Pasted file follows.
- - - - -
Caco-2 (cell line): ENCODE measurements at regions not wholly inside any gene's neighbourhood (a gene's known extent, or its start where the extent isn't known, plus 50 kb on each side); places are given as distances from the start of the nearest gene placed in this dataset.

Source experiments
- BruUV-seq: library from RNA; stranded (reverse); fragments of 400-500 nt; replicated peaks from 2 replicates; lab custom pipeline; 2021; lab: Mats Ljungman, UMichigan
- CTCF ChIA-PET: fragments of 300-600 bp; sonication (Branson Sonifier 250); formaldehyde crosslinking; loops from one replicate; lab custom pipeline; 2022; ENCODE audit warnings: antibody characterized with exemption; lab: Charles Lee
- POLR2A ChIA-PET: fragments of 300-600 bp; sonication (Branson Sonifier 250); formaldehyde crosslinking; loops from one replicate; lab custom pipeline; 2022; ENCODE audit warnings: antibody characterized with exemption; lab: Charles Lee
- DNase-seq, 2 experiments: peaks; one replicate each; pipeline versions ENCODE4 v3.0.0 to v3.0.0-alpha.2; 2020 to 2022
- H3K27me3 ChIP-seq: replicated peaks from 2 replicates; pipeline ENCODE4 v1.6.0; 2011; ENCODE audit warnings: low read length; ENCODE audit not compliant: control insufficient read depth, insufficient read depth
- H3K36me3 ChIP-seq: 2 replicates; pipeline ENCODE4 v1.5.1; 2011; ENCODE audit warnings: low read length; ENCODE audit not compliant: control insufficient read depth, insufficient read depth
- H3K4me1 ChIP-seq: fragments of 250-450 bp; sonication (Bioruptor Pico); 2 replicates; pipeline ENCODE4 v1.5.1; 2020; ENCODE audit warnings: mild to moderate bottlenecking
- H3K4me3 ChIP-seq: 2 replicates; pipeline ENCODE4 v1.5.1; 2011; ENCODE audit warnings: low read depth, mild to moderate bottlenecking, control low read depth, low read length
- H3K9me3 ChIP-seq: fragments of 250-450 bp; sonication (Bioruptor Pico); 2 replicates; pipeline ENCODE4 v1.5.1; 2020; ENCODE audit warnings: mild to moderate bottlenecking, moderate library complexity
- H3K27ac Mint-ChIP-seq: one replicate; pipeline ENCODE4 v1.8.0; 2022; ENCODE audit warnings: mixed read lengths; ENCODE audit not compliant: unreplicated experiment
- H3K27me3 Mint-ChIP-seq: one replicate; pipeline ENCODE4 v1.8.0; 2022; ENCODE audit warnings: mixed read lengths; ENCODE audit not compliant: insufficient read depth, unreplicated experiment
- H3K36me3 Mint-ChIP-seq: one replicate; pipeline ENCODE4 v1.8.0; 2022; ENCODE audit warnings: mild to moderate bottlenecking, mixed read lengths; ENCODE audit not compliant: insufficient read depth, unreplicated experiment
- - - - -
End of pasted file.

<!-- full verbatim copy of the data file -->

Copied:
Caco-2 (cell line): ENCODE measurements at regions not wholly inside any gene's neighbourhood (a gene's known extent, or its start where the extent isn't known, plus 50 kb on each side); places are given as distances from the start of the nearest gene placed in this dataset.

Source experiments
- BruUV-seq: library from RNA; stranded (reverse); fragments of 400-500 nt; replicated peaks from 2 replicates; lab custom pipeline; 2021; lab: Mats Ljungman, UMichigan
- CTCF ChIA-PET: fragments of 300-600 bp; sonication (Branson Sonifier 250); formaldehyde crosslinking; loops from one replicate; lab custom pipeline; 2022; ENCODE audit warnings: antibody characterized with exemption; lab: Charles Lee
- POLR2A ChIA-PET: fragments of 300-600 bp; sonication (Branson Sonifier 250); formaldehyde crosslinking; loops from one replicate; lab custom pipeline; 2022; ENCODE audit warnings: antibody characterized with exemption; lab: Charles Lee
- DNase-seq, 2 experiments: peaks; one replicate each; pipeline versions ENCODE4 v3.0.0 to v3.0.0-alpha.2; 2020 to 2022
- H3K27me3 ChIP-seq: replicated peaks from 2 replicates; pipeline ENCODE4 v1.6.0; 2011; ENCODE audit warnings: low read length; ENCODE audit not compliant: control insufficient read depth, insufficient read depth
- H3K36me3 ChIP-seq: 2 replicates; pipeline ENCODE4 v1.5.1; 2011; ENCODE audit warnings: low read length; ENCODE audit not compliant: control insufficient read depth, insufficient read depth
- H3K4me1 ChIP-seq: fragments of 250-450 bp; sonication (Bioruptor Pico); 2 replicates; pipeline ENCODE4 v1.5.1; 2020; ENCODE audit warnings: mild to moderate bottlenecking
- H3K4me3 ChIP-seq: 2 replicates; pipeline ENCODE4 v1.5.1; 2011; ENCODE audit warnings: low read depth, mild to moderate bottlenecking, control low read depth, low read length
- H3K9me3 ChIP-seq: fragments of 250-450 bp; sonication (Bioruptor Pico); 2 replicates; pipeline ENCODE4 v1.5.1; 2020; ENCODE audit warnings: mild to moderate bottlenecking, moderate library complexity
- H3K27ac Mint-ChIP-seq: one replicate; pipeline ENCODE4 v1.8.0; 2022; ENCODE audit warnings: mixed read lengths; ENCODE audit not compliant: unreplicated experiment
- H3K27me3 Mint-ChIP-seq: one replicate; pipeline ENCODE4 v1.8.0; 2022; ENCODE audit warnings: mixed read lengths; ENCODE audit not compliant: insufficient read depth, unreplicated experiment
- H3K36me3 Mint-ChIP-seq: one replicate; pipeline ENCODE4 v1.8.0; 2022; ENCODE audit warnings: mild to moderate bottlenecking, mixed read lengths; ENCODE audit not compliant: insufficient read depth, unreplicated experiment